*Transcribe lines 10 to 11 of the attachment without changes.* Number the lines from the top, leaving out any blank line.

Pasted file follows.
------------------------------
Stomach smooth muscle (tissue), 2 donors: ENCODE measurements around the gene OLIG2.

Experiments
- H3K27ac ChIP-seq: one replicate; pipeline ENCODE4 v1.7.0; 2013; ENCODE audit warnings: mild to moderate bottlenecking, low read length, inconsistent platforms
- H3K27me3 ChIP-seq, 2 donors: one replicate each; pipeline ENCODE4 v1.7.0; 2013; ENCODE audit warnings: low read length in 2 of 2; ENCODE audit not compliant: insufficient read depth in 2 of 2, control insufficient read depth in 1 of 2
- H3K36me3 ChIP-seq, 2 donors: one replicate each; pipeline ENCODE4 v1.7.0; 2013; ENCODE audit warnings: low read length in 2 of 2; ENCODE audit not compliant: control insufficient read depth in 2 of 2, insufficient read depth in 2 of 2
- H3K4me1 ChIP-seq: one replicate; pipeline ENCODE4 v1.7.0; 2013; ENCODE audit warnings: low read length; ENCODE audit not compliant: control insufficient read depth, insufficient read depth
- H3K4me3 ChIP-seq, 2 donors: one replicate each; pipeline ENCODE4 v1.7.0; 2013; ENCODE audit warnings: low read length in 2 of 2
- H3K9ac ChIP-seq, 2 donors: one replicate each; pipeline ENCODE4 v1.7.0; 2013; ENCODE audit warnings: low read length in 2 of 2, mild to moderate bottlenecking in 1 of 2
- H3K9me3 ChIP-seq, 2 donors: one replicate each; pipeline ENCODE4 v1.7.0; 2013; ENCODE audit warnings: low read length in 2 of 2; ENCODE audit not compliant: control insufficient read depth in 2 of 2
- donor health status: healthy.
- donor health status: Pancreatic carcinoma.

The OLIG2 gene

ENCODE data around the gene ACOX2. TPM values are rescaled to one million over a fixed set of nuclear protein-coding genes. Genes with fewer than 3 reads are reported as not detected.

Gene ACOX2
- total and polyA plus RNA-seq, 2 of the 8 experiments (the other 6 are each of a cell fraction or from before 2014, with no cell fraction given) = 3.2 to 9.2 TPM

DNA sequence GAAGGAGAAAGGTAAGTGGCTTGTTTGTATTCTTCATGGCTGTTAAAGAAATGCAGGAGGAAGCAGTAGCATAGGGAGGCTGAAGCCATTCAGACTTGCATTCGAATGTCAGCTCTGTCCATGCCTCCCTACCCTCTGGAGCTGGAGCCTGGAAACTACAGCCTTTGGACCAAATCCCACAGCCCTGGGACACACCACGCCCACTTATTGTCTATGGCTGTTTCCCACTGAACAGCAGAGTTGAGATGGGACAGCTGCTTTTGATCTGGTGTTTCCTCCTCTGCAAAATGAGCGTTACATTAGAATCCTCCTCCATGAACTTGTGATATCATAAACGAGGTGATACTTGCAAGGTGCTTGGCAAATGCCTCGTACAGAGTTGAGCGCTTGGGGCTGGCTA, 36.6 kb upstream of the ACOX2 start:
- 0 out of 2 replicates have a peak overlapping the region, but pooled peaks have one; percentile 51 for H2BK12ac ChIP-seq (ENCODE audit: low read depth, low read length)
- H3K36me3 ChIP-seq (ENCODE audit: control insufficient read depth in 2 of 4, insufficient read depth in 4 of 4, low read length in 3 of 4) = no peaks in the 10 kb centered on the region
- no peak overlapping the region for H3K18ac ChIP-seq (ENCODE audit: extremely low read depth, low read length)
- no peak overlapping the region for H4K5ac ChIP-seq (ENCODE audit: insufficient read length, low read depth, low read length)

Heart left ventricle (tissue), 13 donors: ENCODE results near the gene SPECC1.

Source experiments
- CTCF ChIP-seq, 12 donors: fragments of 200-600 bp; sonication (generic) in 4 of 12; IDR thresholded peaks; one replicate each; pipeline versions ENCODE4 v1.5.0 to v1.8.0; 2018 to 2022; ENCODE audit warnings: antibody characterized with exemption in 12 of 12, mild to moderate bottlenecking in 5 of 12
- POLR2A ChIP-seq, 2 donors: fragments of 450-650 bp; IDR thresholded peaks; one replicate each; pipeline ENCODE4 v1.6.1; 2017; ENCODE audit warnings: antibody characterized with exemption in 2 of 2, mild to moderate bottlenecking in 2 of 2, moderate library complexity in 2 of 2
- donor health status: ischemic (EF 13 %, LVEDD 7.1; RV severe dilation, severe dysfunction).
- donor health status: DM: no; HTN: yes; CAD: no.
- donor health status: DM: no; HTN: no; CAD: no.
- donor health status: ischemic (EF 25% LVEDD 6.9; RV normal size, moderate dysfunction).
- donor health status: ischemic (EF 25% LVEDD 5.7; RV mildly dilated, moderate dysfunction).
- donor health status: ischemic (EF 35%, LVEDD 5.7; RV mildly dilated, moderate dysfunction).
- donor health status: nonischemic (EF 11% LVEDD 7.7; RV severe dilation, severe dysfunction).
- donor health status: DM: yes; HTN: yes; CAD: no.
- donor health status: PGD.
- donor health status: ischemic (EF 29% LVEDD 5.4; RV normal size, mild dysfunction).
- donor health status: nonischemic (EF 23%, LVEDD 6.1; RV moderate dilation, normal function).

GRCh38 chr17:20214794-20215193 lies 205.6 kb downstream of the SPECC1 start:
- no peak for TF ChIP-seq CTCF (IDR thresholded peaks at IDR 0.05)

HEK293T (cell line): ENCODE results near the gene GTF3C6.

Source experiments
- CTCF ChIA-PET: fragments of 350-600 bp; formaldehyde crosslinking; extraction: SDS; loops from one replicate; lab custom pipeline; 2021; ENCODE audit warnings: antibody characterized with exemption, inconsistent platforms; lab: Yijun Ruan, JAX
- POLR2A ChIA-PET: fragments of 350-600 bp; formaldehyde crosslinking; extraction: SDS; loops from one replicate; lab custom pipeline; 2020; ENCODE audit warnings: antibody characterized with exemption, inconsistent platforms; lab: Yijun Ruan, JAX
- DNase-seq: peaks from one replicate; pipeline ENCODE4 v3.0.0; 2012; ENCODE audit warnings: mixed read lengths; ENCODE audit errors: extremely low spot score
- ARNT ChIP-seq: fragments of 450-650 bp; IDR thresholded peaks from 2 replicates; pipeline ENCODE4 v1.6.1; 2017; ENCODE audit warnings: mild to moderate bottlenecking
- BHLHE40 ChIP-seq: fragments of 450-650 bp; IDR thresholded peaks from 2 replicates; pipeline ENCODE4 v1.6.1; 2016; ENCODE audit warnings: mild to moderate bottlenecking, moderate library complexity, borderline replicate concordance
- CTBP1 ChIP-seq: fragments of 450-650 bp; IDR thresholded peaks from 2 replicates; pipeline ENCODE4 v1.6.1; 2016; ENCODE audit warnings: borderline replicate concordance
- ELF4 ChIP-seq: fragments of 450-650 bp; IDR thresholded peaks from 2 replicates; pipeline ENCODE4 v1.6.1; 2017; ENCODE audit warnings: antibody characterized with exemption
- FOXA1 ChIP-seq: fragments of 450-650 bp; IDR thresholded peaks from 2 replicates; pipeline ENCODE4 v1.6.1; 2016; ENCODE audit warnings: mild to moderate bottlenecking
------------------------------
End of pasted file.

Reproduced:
- donor health status: healthy.
- donor health status: Pancreatic carcinoma.